This evil must stop

This evil must stop

Female genital mutilation

The girl and woman have been the objects of oppression in our society since time immemorial. Most of our cultural values have been strongly patriarchal, thus contributing to their sufferings right from the womb to the tomb. Very often, these inequalities manifest as female foeticide, dowry tortures, at times resulting in death, domestic violence and even in the fact that the representation of women in all political parties and in ministerial cabinets is token at best.

All these are well known to most but the unknown is a new and most inhuman form of violence unleashed on girls and women, called ‘female genital mutilation’ (FGM). It is “new” only in the sense that it has got highlighted recently in the Indian context. Previously, it was often knowingly overlooked.

FGM is defined by the World Health Organisation as “all procedures that involve partial or total removal of the external female genitalia, or other injuries to the female genital organs”. In December 2012, the United Nations General Assembly unanimously voted to work for the elimination of FGM throughout the world.

FGM has no known health benefits. On the contrary, it is known to be harmful to girls and women in many ways. First and foremost, it is a painful, traumatic, unforgettable and unforgivable sting.

The removal of, or damage to, healthy, normal genital tissue interferes with the natural functioning of the body and causes several immediate and long-term health consequences. For example, babies born to women who have undergone FGM suffer a higher rate of newborn deaths compared with babies born to women who have not undergone the procedure.

A study done by UNICEF suggests that FGM is rampantly practised in 29 countries all over the world, but it exists in other countries as well, including India, though not to a high degree. The exact numbers are unknown, but it is estimated that globally 100-140 million girls and women are subject to this cruel practice.

In India

Communities that practise FGM report a variety of social reasons. FGM as a traditional practice exists in certain communities, such as Bohras in the states of Maharashtra and Gujarat. The whole procedure is a big secret and often even other close family members, such as the brother of the victim, is unaware of what’s being done to his own sisters.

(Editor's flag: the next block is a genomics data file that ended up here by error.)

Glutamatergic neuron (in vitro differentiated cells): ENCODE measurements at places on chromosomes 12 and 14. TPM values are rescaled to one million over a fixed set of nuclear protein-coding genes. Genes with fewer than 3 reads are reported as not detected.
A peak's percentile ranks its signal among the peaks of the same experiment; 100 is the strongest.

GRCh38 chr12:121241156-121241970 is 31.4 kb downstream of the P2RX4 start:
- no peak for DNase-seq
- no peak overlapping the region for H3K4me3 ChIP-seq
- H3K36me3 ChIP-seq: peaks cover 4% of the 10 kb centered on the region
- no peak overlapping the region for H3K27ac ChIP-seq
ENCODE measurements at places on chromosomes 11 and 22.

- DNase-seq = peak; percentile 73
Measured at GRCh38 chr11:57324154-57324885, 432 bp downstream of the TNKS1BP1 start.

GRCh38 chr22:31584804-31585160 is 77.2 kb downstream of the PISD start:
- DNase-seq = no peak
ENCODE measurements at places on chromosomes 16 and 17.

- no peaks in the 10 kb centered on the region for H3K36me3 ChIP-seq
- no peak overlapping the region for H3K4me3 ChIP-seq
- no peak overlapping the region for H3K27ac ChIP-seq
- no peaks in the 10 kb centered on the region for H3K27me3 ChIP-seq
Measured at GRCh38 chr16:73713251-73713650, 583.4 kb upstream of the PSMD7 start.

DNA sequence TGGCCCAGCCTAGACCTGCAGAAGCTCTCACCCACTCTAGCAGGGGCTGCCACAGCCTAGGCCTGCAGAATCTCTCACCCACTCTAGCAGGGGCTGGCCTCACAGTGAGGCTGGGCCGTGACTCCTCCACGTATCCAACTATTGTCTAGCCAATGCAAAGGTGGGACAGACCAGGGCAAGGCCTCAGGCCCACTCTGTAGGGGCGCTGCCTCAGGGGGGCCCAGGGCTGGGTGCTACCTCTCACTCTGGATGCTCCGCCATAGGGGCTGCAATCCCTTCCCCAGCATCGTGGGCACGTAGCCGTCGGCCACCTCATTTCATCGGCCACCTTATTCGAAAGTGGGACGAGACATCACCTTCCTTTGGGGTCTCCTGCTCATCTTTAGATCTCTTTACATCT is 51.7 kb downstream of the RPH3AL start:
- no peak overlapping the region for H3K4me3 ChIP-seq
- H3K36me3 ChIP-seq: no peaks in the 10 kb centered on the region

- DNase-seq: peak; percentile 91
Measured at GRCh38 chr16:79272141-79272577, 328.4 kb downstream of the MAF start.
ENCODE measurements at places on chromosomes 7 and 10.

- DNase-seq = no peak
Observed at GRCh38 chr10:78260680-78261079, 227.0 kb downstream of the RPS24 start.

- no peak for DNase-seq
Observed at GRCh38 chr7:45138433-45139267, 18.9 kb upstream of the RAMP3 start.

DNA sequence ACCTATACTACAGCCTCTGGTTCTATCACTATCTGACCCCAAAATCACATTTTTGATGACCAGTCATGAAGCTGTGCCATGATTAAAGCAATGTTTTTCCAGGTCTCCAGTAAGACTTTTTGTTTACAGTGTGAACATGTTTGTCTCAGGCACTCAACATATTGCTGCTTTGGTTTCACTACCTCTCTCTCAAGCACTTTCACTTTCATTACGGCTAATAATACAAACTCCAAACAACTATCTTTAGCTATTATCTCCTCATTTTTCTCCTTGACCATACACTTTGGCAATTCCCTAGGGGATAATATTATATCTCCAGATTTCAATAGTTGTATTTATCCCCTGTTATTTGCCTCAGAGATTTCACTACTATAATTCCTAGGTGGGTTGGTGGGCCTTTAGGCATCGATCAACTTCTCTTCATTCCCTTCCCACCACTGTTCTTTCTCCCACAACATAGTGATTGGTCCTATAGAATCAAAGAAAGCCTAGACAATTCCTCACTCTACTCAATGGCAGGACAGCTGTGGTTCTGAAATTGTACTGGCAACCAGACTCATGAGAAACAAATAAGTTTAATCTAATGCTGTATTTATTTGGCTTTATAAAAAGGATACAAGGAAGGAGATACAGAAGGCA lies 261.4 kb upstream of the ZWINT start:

The FGM procedure is carried out by elderly women, but institutionalised by strong patriarchy. The FGM practitioners’ justification is that it is done because of “their faith” and it “moderates the sexual urge.” Currently, there are no laws to end this menace.

But that has not stopped many brave women who have come out boldly against this cruel practice. One such person is Priya Goswami, a student, who has made a 27-minute documentary titled “Pinch of skin”. By using a hidden camera, she has interviewed victims, where they narrate the experience as “horrific”, “gory”, “gross”, etc. The young girls are all taken away unawares and are not explained the procedure before-hand. It results in heavy bleeding, and the sight of blood, especially to young girls, is in itself a painful and traumatic experience. 

The reason behind parents initiating this practice is because they themselves are not able to logically reason about it. They are just blindly following some hearsay that has been passed down for generations.

There are inconsistencies in their thought process. FGM does not find any mention in any religious scriptures but still continues to exist because it has been passed on through generations that it “removes the haraam ki boti”. The agenda seems to be that women should not experience sexual joy. It is possible that the practice took hold among merchants in another era who used to travel often and who wanted to keep under control the sexual desires of women in their households to prevent infidelity. FGM was done to discipline and control girls.

Communities that practise it call it ‘khatna’ or ‘khafd’. If by chance a girl of the community elopes with her lover, community members ask the girl’s family, “Why did this happen? Had she not undergone ‘khatna’?”

It is well-known that some religious practitioners mention that the human body is the creation of god. And one can argue that the female external genitals are also the creation of god and one should not attempt to remove or mutilate it. But this has not stopped families from practising it.

Fortunately, many women of the Bohra community have started to oppose it. A survey done by Sahiyo (derived from Gujarati Bohra word ‘saheliyo’ for friends, an international organisation committed to creating social change by engaging in a dialogue towards ending FGM) mentions that 81% of Bohra women based in the US and India do not like it at all and would never advocate it. Many women in this community are now educated and seek to turn the tide, including by undertaking an online petition.

Currently, even a few medical doctors from the Bohra community practise FGM, including on their own children. So, the real problem is that women have been indoctrinated into doing it. That’s the real challenge. It is with them that the battle has to be won first.

As FGM is a manifestation of gender inequality, the empowerment of women is key to the elimination of this practice. Addressing this through education and debate brings to the fore the human rights of girls and women and the differential treatment of boys and girls with regard to their roles in society in general, and specifically with respect to FGM.

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